Tax authorities are taking an increasingly critical stance on transactions between related parties – and the underlying transfer pricing. BDO supports you in analysing your international group transactions. We help you select transfer pricing methods, document their appropriateness and compile all the necessary documentation.
Authorities base their assessments largely on the arm’s length principle, which dictates that transfer pricing should be comparable to pricing arrangements between independent third parties.
Many countries have already released their own transfer pricing regulations, some of which already incorporate aspects of the OECD’s project on Base Erosion and Profit Shifting (BEPS). Transfer pricing regulations generally require companies to document intragroup transactions and prove that they are conducted at arm’s length. If a company fails to observe these rules, the tax authorities may determine pricing based on their own assessment, which can lead to taxable profit adjustments or even fines.
- Transfer pricing analysis based on country-specific transfer pricing regulations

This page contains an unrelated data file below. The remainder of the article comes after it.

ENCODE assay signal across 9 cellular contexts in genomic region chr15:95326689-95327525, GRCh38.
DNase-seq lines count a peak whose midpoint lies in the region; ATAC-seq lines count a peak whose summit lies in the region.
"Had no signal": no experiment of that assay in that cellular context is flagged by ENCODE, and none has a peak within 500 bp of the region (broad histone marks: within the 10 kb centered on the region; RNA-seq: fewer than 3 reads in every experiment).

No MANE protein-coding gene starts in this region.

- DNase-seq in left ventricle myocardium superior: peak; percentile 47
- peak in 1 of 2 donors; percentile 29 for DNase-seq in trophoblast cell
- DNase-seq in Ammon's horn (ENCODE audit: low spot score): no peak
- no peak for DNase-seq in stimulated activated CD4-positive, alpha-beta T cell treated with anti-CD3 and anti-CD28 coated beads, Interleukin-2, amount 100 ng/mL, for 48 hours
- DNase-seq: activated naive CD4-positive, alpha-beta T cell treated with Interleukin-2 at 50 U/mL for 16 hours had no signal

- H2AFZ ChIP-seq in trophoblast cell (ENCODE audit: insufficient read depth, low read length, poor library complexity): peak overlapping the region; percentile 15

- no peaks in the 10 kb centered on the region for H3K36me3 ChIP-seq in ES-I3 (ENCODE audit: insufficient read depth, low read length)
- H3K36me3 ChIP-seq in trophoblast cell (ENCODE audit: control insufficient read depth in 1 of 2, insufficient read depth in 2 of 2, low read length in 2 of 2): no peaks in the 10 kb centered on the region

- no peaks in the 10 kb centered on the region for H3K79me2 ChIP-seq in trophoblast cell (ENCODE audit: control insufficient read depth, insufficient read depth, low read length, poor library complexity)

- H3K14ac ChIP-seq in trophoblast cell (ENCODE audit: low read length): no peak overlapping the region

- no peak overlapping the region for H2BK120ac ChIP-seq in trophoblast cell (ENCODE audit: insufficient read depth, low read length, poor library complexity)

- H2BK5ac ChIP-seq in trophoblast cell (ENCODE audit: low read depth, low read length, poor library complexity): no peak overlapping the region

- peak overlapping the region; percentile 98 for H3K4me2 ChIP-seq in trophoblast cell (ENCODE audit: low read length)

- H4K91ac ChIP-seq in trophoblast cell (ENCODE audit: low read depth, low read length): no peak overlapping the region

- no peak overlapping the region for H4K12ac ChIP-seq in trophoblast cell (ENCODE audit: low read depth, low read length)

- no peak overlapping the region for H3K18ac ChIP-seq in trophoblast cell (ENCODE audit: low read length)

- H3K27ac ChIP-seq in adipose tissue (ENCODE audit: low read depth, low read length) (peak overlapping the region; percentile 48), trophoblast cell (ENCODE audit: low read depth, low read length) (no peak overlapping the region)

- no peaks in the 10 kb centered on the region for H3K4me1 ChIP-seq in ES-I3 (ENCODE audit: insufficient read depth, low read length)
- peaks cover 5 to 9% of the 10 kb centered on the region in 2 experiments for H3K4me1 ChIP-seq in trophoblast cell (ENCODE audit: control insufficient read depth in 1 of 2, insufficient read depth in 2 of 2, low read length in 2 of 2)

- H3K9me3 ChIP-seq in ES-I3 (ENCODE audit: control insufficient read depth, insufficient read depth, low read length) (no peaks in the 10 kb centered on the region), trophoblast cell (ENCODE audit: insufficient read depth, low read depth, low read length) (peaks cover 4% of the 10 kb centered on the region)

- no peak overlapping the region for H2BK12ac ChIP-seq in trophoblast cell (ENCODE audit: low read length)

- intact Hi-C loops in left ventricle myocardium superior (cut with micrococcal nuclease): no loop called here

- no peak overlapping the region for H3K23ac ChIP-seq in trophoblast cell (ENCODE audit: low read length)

- Support preparing intragroup transfer pricing policies
- Supply chain optimisation
- Defining transfer pricing at arm’s length
- Documenting arm’s length status of transfer pricing adopted
- Support with international restructuring or acquisitions from a transfer pricing perspective, including but not limited to transfer and valuation of intangible assets
- Documenting transfer pricing, taking into account country-specific requirements and assisting with CbCR compilation
- Providing support throughout the negotiation process with tax authorities in various countries (including for advanced pricing agreements (APAs).
COVID-19 Transfer Pricing Considerations
The unprecedented COVID-19 crisis has affected the cash fl ow of otherwise healthy organisations, reducing revenue with little or no reduction in costs. Established transfer pricing policies may no longer give rise to arm’s length outcomes due to extreme disruptions to global workforce, supply chains, and customer demand. To avoid future challenges by tax authorities, companies should review their transfer pricing policies now and consider whether – and what – adjustments are necessary.